While Canada’s sizeable ageing population is partly responsible for declining sales of ice cream, the fast-growing population of Chinese Canadians is higher than average consumers of ice cream and present unique opportunities for ice cream manufacturers in the region.

Chinese Canadians are big users of ice cream – especially gelato

Chinese Canadians are a potentially lucrative target group for ice cream manufacturers. Responding to the needs of Chinese Canadians is important, considering the number of Chinese immigrants grew 64% between 2001 and 2011 to reach 545,535, making Chinese the second largest foreign-born group in Canada, according to Statistics Canada. As a consumer base, Chinese Canadians are set to increase in number following government plans to substantially increase immigration levels in order to help cope with the aging population and labour shortages. According to news reports, Canada is seeking to double the number of visa offices in China to attract more high-skilled workers. A larger number of Chinese Canadian consumers could mean good news for ice cream sales.

77% of Chinese Canadians have eaten gelato, compared with just 47% of all Canadians

Our research shows that Chinese Canadians tend to be frequent consumers of ice cream. Whereas nine in 10 Canadians overall have eaten hand-held ice creams (ie cones, sandwiches or ice cream on a stick), this increases to 97% of Chinese Canadians. They are also the biggest eaters of other ice cream formats, including large tubs, which nearly a third eat weekly compared to less than a quarter overall. Suggesting an appreciation for more indulgent ice creams, more than three-quarters of Chinese Canadians have eaten gelato, compared with less than half of all Canadians. This high usage reflects Chinese Canadians’ positive perception of gelato’s thick, indulgent texture, as near one third associate gelato as being satisfying and two in five consider it to be good tasting.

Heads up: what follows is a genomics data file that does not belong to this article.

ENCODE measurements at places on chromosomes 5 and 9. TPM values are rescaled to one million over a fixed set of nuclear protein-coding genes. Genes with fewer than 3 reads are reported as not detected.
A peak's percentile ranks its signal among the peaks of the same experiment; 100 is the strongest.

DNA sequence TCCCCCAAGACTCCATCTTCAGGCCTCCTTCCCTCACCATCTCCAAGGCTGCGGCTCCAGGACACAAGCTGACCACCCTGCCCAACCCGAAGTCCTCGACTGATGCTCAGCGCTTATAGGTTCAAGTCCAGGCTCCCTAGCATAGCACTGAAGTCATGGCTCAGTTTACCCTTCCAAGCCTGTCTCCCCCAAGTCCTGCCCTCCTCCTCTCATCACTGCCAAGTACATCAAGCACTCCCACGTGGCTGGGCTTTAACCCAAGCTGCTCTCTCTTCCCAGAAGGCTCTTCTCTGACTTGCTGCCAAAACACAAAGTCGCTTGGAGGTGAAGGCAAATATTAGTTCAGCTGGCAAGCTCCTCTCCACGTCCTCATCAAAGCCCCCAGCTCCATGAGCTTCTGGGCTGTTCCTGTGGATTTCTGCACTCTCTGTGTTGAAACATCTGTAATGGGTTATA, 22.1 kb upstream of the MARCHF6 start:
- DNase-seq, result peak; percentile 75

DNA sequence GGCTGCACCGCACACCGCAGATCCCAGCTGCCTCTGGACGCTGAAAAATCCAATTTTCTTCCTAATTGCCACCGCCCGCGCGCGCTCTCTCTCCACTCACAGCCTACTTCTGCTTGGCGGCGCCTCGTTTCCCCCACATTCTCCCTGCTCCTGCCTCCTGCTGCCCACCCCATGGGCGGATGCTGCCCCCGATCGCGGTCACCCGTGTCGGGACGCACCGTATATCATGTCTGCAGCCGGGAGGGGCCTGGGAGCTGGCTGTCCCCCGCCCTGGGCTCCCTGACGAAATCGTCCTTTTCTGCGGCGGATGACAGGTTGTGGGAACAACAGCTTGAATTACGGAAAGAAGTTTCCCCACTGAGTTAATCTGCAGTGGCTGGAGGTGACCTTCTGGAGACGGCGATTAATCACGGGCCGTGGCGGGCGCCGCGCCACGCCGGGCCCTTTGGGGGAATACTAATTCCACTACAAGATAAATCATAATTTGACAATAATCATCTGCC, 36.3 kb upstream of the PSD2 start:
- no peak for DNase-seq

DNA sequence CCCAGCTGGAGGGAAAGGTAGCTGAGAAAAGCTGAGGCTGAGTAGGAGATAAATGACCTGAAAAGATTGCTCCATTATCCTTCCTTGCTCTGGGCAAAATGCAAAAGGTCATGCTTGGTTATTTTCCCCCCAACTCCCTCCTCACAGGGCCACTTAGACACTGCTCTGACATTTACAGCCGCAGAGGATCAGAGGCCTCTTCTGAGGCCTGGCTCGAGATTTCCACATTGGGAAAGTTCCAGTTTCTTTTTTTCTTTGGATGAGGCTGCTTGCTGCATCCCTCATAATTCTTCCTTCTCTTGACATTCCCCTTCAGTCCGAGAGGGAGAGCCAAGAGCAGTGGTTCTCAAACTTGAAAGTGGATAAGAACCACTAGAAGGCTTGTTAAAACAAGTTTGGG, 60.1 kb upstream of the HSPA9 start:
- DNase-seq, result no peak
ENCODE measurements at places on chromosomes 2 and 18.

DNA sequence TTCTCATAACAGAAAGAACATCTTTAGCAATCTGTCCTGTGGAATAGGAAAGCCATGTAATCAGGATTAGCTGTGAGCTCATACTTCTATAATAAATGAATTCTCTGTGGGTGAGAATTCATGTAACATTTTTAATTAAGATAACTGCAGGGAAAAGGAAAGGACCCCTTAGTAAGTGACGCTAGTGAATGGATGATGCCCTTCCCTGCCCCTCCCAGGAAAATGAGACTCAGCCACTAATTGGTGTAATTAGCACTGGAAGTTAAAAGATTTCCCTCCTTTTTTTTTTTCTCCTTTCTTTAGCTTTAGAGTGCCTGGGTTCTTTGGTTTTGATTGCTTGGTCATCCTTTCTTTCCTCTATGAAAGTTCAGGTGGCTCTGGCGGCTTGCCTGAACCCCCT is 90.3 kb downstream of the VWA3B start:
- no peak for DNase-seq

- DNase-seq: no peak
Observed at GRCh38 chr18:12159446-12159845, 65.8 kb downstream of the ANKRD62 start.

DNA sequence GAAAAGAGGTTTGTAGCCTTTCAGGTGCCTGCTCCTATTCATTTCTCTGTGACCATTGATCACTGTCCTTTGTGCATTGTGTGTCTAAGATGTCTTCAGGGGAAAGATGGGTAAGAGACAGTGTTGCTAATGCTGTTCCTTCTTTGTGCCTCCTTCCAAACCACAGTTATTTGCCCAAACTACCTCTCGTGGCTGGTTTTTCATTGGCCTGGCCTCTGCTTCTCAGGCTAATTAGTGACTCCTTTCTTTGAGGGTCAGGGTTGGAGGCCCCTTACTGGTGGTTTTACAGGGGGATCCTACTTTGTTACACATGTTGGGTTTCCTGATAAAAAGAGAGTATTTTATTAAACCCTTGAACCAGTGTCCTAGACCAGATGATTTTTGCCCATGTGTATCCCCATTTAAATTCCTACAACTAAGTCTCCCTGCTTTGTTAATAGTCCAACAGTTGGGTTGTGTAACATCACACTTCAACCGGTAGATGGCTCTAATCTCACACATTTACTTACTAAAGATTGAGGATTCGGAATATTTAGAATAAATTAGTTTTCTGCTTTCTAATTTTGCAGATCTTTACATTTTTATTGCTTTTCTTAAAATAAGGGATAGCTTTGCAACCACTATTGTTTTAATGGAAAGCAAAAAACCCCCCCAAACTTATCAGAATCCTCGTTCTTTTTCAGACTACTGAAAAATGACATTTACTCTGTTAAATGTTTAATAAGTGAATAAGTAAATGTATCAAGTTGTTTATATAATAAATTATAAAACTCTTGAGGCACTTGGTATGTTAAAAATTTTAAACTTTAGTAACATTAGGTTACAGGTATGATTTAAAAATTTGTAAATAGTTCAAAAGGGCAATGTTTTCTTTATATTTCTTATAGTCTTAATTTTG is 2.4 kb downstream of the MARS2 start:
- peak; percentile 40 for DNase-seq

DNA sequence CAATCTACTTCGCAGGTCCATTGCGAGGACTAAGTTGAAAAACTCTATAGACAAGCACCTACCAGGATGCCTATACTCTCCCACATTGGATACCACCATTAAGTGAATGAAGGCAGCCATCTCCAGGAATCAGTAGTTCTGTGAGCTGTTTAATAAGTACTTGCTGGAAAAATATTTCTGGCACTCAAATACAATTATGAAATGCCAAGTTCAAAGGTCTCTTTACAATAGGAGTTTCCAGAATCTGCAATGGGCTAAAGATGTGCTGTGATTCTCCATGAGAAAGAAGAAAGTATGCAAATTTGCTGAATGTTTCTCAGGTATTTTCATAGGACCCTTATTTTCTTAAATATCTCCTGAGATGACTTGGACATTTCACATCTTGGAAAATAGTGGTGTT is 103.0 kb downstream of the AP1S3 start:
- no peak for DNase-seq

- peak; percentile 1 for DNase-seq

Chinese Canadians seek ethnic flavours

As far as Canada’s ice cream market is concerned, Chinese Canadian consumers are one group which offers exciting usage potential going forward, but are nonetheless wildly contrasting with other demographics in the innovation they want to see come to market. In fact, Chinese Canadian ice cream consumers are notably more likely than average to want to try ethnically inspired ice cream flavours (eg green tea, mango), with half interested compared to three in 10 overall.

They also show similar above-average enthusiasm in trying internationally inspired ice cream formats (eg Japanese mochi ice cream, Indian kulfi). This reflects their familiarity for exotic flavours, which may provide them with a taste of home. Considering the Canadian government is proactively seeking to welcome more Chinese immigrants to its country, more exotic, traditional Chinese flavours like green tea-, red bean- and durian-flavoured ice creams may eventually arrive in the ice cream freezers of Canada’s supermarkets.

Alex Beckett is a Global Food and Drink Analyst at Mintel. Prior to that he spent nearly three years writing UK-based consumer reports on a wide variety of food and drink categories. Prior to joining Mintel, Alex was Food and Drink Editor of highly-regarded food industry magazine, The Grocer.

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